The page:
There's mounting market chatter that Australian regulators are about to step in on property prices

Photo: William West/ AFP/ Getty Images.

Investors are back in force and driving up the housing market, prompting calls for regulatory action to curb the speculation.

Deutsche Bank, CoreLogic and economists at Commonwealth Bank of Australia say soaring home prices and investor loan demand outpacing that of owner-occupiers may justify some regulatory changes.

The debate over housing affordability has intensified in recent months as Sydney and Melbourne home prices have run up non-stop for almost five years now. That has pushed up household debt to unprecedented levels, adding to regulator concerns and political pressure for governments.

Growth in investor loans has outrun owner-occupier lending for five consecutive months. That has led Deutsche Bank analysts Andrew Triggs and Anthony Hoo to say in a note “should this trend continue this may result in a regulatory response”.

Home loans to landlords increased 0.6% in January from the previous month compared with a 0.5% gain for the owner-occupiers, Reserve Bank of Australia data showed Tuesday. Investor home loan approvals were up 23% in the December quarter while owner-occupier approvals were down 9%, according to the Australian Prudential Regulation Authority.

APRA stepped in at the height of the previous run by investors in late 2014 and urged banks to curb annual growth in home loans to landlords to 10%. That directive, which still remains in place, slowed the pace of such loans in 2015 and a part of 2016.

These charts from Deutsche Bank sum up the feverish investor activity:

Australia’s largest banks have already started putting up investor mortgage rates and the banking regulator last month updated its home loan lending standards.

The Reserve Bank of Australia governor Philip Lowe signaled that soaring house prices may be holding the central bank from cutting rates further to stimulate the economy. The RBA reduced rates twice last year in August and October.

“Trends in employment, inflation, national income and the Australian dollar, in our view, lean towards a prolonged period of unchanged monetary policy settings,” Michael Workman, a senior economist at Commonwealth Bank of Australia said. “But the housing prices and lending trends may be seen as justifying some more tweaks to lending guidelines.”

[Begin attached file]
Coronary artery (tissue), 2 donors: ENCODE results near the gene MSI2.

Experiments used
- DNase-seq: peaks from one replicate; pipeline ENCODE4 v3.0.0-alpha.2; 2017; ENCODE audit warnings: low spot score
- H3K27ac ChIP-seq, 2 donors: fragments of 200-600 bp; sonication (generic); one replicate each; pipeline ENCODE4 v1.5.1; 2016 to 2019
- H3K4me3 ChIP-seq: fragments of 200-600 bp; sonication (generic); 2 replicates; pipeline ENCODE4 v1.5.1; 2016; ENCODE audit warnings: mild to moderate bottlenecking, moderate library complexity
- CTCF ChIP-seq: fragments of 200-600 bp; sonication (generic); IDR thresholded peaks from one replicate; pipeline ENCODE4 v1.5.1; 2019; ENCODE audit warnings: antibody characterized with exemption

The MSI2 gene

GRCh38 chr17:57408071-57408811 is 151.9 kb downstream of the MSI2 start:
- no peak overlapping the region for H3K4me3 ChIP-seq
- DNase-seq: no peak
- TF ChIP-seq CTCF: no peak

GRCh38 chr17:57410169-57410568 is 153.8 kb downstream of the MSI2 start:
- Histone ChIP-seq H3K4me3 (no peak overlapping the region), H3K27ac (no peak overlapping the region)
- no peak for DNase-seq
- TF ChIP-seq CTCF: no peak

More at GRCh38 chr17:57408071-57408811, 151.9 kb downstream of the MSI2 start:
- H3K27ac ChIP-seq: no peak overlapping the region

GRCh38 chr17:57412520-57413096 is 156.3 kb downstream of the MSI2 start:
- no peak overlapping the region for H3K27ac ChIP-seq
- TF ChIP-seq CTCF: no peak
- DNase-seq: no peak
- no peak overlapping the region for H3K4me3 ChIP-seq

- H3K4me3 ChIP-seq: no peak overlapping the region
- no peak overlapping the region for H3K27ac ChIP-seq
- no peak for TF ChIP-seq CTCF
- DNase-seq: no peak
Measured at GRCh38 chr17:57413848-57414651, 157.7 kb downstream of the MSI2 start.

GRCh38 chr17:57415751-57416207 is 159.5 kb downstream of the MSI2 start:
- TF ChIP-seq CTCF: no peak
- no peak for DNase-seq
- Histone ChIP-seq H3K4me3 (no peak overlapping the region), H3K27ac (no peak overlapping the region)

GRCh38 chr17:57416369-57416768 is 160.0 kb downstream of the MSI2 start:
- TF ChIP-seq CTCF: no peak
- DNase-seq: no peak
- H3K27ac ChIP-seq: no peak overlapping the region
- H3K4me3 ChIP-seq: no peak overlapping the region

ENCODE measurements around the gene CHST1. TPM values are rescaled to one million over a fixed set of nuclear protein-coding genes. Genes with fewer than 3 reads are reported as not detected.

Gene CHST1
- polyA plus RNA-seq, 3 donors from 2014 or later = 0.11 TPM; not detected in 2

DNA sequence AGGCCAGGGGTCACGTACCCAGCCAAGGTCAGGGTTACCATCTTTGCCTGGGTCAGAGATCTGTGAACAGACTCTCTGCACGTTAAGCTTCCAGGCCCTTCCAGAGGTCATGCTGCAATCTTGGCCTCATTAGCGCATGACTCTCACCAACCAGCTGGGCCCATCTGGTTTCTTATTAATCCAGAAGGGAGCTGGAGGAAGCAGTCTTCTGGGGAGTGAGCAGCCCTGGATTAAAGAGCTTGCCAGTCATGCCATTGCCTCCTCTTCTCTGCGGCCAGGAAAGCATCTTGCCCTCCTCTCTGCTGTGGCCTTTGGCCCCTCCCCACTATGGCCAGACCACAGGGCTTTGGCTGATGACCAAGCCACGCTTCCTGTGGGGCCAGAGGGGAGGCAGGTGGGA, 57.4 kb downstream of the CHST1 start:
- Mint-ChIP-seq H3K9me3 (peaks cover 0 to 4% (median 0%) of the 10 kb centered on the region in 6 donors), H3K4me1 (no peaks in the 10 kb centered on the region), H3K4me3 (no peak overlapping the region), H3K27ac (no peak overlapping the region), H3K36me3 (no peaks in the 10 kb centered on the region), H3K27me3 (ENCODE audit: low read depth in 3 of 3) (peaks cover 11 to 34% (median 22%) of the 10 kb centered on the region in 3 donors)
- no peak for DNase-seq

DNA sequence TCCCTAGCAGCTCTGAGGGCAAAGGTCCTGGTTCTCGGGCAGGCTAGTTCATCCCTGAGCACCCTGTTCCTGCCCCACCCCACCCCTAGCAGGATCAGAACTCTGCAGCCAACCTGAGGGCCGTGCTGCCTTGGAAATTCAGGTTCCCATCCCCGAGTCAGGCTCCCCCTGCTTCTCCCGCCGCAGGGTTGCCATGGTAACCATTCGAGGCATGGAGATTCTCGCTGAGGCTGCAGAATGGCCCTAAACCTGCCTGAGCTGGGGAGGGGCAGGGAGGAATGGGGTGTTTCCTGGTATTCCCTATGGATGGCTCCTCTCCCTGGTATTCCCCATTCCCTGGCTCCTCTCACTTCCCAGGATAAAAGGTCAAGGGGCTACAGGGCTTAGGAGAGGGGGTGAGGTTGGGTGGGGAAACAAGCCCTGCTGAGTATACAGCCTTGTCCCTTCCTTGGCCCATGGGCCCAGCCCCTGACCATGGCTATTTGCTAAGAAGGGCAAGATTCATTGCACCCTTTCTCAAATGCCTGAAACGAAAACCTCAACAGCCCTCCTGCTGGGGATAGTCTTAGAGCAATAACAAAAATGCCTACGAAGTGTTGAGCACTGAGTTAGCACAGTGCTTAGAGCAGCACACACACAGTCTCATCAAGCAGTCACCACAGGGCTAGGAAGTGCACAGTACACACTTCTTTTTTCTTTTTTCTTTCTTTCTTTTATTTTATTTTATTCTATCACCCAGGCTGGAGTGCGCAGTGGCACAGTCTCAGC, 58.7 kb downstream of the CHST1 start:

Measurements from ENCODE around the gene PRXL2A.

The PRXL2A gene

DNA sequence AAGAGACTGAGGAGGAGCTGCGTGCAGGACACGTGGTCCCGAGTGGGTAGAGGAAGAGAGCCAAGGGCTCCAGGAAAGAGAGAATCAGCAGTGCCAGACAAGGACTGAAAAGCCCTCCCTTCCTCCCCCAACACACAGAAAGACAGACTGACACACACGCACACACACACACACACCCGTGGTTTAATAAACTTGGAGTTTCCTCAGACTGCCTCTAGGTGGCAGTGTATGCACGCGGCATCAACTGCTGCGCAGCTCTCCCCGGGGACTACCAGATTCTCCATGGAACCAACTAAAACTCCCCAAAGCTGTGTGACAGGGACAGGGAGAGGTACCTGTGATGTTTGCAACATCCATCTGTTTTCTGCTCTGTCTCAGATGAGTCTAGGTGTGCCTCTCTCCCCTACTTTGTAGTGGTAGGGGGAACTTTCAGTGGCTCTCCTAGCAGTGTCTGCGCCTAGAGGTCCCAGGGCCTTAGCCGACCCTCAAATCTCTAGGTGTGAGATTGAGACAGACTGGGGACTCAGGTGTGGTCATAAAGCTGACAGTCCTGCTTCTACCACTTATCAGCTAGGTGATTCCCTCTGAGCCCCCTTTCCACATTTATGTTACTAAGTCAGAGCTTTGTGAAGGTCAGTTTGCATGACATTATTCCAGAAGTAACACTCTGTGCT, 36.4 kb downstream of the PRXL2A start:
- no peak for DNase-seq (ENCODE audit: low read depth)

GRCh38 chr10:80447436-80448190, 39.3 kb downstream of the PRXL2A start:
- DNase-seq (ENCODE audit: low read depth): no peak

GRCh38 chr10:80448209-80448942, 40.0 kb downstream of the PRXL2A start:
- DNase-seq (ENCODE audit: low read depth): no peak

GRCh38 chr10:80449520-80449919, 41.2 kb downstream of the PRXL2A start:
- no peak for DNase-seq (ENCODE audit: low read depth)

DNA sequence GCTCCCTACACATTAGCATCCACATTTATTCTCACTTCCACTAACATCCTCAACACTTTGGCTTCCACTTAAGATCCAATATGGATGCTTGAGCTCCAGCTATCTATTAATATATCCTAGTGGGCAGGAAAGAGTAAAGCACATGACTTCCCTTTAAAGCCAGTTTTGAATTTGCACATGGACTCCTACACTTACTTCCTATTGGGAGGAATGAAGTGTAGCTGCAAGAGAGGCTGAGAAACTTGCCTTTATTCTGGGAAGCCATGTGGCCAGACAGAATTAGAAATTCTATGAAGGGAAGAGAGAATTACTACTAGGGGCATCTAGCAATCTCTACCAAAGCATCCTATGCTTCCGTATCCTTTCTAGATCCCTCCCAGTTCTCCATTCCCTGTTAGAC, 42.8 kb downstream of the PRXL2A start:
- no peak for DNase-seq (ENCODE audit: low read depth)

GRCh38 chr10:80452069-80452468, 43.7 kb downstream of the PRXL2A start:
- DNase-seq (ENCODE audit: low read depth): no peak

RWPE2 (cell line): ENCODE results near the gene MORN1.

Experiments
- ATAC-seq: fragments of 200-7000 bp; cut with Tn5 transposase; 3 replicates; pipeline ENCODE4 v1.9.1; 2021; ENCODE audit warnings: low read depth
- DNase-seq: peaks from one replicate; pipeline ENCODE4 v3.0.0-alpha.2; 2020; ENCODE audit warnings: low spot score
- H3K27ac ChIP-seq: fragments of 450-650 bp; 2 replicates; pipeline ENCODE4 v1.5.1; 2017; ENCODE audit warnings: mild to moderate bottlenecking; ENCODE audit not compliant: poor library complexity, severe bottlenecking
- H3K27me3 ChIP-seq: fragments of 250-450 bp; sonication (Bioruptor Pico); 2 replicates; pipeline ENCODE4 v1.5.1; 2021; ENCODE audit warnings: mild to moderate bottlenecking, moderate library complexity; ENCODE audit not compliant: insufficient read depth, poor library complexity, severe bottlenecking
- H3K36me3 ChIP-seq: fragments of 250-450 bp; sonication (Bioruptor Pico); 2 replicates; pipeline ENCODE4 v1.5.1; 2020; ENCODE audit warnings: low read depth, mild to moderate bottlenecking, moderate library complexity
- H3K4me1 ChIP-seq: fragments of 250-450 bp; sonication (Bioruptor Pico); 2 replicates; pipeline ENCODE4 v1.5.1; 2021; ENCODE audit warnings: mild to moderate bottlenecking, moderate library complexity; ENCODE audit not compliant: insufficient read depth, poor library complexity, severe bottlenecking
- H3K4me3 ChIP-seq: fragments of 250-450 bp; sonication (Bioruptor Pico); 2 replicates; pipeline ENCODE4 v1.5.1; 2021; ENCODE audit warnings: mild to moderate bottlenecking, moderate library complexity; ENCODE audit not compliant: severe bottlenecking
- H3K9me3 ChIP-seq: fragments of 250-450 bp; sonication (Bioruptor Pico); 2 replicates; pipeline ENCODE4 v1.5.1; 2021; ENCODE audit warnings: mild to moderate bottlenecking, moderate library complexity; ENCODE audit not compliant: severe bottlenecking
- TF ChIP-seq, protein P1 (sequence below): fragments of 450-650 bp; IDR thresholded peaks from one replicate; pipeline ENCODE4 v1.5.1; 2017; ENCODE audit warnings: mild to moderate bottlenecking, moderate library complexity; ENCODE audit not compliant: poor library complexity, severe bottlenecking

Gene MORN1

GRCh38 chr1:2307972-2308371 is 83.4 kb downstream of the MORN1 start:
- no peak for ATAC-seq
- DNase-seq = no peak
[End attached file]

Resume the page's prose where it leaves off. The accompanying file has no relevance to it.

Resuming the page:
Australian capital city home values climbed 1.4% in February, taking the annual growth rate to 11.7%, the highest since the 12 months to June 2010, according to data from research firm CoreLogic. Sydney home prices have surged 75% in less than five years and dwelling prices are almost 8.5 times higher than gross household incomes in Sydney.

The second most expensive capital city, Melbourne, has a dwelling price-to-income ratio of 7.1. Melbourne home values climbed 1.5% in February taking gains since January 2009 to 88%.

“I remain of the view that housing market conditions will moderate during 2017 due to affordability constraints impacting on housing demand, as well as higher supply levels and an eventual slowing of investment demand brought about either through changed policies from Australian lenders or via regulatory changes aimed at slowing credit growth across the investment sector,” CoreLogic’s head of research Tim Lawless said.

NOW WATCH: Money & Markets videos

Want to read a more in-depth view on the trends influencing Australian business and the global economy? BI / Research is designed to help executives and industry leaders understand the major challenges and opportunities for industry, technology, strategy and the economy in the future. Sign up for free at research.businessinsider.com.au.